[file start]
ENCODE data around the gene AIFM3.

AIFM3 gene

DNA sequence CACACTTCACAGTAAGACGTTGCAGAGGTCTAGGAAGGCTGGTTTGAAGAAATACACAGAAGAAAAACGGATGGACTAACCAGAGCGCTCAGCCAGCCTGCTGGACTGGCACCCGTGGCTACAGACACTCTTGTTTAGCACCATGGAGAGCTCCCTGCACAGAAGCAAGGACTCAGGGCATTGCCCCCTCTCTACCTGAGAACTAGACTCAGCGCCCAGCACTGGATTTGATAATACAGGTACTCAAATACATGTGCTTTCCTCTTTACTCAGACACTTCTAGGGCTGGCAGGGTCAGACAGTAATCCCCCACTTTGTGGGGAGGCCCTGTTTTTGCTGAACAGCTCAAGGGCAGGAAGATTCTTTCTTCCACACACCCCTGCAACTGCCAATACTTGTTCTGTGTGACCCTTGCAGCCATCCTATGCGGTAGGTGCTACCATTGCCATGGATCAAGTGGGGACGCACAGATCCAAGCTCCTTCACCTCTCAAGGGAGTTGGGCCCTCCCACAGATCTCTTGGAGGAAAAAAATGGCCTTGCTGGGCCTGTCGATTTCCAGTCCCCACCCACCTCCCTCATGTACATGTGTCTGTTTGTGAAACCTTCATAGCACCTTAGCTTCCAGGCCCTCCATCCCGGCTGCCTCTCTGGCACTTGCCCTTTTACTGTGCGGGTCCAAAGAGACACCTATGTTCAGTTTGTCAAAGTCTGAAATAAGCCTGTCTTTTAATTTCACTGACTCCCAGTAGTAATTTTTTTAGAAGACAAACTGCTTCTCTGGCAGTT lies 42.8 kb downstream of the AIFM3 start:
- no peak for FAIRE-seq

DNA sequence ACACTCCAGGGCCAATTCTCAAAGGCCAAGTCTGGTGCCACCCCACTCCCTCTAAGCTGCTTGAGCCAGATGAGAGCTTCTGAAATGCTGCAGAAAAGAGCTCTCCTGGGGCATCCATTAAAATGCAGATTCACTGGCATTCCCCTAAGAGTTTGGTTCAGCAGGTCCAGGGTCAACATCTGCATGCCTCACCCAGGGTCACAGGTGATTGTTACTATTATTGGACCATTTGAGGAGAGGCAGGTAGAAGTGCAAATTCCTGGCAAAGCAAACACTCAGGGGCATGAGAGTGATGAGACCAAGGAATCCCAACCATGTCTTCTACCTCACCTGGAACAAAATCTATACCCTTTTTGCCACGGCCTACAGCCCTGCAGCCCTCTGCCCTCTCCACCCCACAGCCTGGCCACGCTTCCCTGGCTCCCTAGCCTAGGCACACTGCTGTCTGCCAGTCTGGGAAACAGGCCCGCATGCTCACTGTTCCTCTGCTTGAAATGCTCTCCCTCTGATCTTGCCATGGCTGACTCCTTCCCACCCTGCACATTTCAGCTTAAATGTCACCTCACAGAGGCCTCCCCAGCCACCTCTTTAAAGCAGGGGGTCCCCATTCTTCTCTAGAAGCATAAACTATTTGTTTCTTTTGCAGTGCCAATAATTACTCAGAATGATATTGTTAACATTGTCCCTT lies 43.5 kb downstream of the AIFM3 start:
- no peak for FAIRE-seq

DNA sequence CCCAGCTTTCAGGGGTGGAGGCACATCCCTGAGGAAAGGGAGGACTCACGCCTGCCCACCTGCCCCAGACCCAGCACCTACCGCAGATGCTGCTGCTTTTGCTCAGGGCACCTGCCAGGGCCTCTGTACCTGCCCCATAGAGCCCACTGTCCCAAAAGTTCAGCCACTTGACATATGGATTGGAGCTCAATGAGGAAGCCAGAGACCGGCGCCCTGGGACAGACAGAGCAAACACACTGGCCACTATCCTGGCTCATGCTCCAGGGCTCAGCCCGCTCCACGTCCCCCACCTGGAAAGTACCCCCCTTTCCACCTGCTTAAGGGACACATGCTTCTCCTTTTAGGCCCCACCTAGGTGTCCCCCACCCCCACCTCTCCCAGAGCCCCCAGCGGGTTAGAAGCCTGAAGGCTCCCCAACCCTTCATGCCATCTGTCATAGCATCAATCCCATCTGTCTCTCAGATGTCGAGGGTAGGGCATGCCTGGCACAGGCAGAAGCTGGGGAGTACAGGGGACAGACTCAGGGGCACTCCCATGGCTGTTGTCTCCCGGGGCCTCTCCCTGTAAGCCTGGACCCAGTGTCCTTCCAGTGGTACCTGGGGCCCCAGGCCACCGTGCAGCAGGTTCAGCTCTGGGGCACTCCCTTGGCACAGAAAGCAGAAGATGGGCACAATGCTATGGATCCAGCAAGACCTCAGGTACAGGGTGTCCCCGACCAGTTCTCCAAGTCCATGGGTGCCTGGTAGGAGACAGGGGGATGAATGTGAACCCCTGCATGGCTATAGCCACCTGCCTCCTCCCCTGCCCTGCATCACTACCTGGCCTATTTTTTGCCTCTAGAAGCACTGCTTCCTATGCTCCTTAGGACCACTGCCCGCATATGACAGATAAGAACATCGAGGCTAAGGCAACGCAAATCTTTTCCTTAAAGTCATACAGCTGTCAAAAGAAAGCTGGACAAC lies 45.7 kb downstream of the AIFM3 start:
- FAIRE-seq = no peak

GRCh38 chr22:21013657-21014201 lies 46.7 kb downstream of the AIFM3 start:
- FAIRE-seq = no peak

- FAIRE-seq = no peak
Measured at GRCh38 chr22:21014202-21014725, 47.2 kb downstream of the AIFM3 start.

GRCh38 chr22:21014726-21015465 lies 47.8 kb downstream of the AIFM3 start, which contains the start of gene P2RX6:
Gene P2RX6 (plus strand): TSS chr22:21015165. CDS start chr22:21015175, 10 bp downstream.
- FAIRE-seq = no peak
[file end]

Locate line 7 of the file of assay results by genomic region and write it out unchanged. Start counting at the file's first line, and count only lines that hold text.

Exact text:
DNA sequence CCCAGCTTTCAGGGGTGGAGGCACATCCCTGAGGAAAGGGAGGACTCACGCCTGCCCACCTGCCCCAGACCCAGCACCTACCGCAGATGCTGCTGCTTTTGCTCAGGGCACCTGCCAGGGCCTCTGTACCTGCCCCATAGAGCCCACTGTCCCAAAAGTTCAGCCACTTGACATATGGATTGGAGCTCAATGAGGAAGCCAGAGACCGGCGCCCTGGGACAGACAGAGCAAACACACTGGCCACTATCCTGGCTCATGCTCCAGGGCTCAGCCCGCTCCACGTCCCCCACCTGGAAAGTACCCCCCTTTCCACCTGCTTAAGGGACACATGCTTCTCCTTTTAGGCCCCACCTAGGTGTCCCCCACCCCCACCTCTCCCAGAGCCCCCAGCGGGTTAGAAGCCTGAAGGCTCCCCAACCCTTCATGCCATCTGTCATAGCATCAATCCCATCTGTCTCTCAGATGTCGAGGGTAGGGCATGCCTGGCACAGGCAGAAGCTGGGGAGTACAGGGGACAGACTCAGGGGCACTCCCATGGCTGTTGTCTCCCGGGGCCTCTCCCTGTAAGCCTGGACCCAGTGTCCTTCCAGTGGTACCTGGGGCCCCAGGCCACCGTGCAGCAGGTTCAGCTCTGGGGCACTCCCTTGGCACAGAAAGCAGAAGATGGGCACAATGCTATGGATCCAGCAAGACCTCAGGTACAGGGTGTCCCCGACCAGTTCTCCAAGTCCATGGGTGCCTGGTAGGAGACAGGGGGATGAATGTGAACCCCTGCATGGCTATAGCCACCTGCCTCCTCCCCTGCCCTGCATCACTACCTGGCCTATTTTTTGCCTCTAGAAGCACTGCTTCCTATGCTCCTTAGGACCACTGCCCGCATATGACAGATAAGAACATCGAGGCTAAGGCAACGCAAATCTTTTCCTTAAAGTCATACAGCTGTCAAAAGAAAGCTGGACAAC lies 45.7 kb downstream of the AIFM3 start: